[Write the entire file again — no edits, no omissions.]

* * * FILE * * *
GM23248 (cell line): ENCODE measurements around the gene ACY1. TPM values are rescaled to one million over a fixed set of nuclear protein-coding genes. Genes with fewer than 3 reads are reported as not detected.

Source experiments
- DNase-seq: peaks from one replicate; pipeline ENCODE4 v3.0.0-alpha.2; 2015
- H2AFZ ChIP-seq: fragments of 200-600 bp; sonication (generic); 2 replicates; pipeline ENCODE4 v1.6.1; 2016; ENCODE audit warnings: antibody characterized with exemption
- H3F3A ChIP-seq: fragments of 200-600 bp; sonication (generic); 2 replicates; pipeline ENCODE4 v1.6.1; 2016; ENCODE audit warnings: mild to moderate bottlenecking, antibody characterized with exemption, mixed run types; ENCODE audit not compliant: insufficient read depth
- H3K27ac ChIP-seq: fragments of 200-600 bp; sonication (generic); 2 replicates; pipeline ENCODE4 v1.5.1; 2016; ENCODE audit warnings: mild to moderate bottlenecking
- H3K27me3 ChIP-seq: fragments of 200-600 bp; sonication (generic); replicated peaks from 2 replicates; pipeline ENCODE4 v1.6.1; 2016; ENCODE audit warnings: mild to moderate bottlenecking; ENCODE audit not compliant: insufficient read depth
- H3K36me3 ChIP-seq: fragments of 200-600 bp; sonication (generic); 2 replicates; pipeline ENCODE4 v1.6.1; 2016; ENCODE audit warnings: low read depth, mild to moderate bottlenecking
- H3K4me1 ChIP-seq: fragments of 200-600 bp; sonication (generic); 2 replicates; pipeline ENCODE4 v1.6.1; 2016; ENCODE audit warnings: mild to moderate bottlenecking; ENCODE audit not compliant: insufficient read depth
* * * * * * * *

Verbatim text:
GM23248 (cell line): ENCODE measurements around the gene ACY1. TPM values are rescaled to one million over a fixed set of nuclear protein-coding genes. Genes with fewer than 3 reads are reported as not detected.

Source experiments
- DNase-seq: peaks from one replicate; pipeline ENCODE4 v3.0.0-alpha.2; 2015
- H2AFZ ChIP-seq: fragments of 200-600 bp; sonication (generic); 2 replicates; pipeline ENCODE4 v1.6.1; 2016; ENCODE audit warnings: antibody characterized with exemption
- H3F3A ChIP-seq: fragments of 200-600 bp; sonication (generic); 2 replicates; pipeline ENCODE4 v1.6.1; 2016; ENCODE audit warnings: mild to moderate bottlenecking, antibody characterized with exemption, mixed run types; ENCODE audit not compliant: insufficient read depth
- H3K27ac ChIP-seq: fragments of 200-600 bp; sonication (generic); 2 replicates; pipeline ENCODE4 v1.5.1; 2016; ENCODE audit warnings: mild to moderate bottlenecking
- H3K27me3 ChIP-seq: fragments of 200-600 bp; sonication (generic); replicated peaks from 2 replicates; pipeline ENCODE4 v1.6.1; 2016; ENCODE audit warnings: mild to moderate bottlenecking; ENCODE audit not compliant: insufficient read depth
- H3K36me3 ChIP-seq: fragments of 200-600 bp; sonication (generic); 2 replicates; pipeline ENCODE4 v1.6.1; 2016; ENCODE audit warnings: low read depth, mild to moderate bottlenecking
- H3K4me1 ChIP-seq: fragments of 200-600 bp; sonication (generic); 2 replicates; pipeline ENCODE4 v1.6.1; 2016; ENCODE audit warnings: mild to moderate bottlenecking; ENCODE audit not compliant: insufficient read depth